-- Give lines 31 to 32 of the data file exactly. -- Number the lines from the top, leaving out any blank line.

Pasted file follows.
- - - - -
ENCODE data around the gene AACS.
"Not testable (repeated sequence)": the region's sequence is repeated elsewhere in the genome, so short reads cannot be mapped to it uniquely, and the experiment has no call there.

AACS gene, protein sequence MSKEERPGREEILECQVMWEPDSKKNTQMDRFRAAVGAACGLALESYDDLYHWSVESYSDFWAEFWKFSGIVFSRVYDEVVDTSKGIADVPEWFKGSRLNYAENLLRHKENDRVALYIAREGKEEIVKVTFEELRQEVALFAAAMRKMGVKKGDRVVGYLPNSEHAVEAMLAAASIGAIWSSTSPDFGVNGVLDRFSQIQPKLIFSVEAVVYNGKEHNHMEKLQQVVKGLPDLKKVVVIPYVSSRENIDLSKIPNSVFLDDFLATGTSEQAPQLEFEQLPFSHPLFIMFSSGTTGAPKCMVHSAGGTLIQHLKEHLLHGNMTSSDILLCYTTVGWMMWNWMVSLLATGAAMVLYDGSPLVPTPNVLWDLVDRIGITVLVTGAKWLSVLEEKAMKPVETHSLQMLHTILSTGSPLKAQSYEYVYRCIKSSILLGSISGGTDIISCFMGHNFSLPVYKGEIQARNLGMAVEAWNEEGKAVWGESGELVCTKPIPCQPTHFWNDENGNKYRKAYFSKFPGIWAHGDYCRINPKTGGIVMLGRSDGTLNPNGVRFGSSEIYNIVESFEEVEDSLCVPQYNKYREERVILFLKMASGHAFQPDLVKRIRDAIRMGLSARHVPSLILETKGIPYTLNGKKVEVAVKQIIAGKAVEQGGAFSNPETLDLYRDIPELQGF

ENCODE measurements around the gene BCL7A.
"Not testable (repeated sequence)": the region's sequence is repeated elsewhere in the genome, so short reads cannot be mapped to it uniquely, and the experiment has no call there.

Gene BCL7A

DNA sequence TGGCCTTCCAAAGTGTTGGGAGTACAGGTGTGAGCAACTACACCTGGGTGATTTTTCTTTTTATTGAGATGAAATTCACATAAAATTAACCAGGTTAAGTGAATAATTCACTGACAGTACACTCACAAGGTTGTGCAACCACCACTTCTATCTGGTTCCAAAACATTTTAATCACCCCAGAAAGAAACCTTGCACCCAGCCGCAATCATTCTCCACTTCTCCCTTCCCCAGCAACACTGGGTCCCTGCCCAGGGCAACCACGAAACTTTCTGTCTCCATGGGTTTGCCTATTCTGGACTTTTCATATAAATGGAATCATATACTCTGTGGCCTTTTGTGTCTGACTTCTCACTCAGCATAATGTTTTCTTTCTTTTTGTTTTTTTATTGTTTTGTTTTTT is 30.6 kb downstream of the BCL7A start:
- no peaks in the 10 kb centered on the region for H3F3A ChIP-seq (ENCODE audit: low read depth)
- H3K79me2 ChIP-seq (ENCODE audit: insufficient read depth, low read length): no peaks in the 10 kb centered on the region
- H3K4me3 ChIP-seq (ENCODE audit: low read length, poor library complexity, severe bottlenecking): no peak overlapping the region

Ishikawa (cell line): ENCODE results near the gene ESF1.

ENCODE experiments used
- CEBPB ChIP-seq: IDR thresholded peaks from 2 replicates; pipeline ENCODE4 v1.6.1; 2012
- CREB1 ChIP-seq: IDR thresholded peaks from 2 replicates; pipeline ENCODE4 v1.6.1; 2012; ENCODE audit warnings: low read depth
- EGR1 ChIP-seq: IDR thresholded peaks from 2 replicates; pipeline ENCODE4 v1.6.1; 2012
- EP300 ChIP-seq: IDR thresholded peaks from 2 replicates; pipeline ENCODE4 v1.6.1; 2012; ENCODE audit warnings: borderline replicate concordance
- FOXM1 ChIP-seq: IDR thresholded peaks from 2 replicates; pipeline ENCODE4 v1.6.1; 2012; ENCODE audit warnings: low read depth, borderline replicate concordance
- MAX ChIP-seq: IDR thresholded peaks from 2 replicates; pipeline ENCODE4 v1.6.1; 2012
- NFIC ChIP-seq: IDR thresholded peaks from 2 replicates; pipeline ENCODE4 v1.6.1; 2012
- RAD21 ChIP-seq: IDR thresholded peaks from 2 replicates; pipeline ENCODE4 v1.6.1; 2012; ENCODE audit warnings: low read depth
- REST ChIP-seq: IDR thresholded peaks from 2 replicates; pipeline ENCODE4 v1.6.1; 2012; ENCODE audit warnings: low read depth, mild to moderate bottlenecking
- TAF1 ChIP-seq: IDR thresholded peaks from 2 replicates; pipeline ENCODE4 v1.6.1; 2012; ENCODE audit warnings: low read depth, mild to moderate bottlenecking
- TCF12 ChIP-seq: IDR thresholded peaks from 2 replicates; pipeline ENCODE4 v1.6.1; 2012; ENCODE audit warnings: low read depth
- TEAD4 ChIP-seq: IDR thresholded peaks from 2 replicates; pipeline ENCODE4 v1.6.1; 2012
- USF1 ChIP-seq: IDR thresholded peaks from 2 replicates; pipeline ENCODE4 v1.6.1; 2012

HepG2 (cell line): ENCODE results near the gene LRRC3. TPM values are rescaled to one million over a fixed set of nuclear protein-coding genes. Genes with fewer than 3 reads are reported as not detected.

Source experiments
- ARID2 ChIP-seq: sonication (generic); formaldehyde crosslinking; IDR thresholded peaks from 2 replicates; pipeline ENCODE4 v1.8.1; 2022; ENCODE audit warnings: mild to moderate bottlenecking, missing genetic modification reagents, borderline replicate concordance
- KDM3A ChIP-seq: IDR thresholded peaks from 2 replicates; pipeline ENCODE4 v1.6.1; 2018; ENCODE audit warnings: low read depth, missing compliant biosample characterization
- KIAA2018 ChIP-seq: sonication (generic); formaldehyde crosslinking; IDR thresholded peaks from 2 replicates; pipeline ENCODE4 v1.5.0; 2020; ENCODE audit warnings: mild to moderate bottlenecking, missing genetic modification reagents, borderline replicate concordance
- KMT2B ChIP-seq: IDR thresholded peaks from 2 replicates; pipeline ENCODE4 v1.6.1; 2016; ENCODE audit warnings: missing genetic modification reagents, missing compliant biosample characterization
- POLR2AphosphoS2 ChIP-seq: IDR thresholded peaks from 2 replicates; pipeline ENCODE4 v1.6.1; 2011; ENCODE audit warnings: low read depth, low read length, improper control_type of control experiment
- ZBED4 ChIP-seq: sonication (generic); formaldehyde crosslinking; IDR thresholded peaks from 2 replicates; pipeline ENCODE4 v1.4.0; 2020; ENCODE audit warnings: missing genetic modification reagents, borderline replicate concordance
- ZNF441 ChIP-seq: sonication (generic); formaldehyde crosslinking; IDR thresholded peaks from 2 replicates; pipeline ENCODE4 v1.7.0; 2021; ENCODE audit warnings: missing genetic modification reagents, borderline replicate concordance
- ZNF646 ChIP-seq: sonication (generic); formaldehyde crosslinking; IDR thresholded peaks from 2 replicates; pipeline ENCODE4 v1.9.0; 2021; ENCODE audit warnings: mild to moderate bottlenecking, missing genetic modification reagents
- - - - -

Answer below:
- KMT2B ChIP-seq: IDR thresholded peaks from 2 replicates; pipeline ENCODE4 v1.6.1; 2016; ENCODE audit warnings: missing genetic modification reagents, missing compliant biosample characterization
- POLR2AphosphoS2 ChIP-seq: IDR thresholded peaks from 2 replicates; pipeline ENCODE4 v1.6.1; 2011; ENCODE audit warnings: low read depth, low read length, improper control_type of control experiment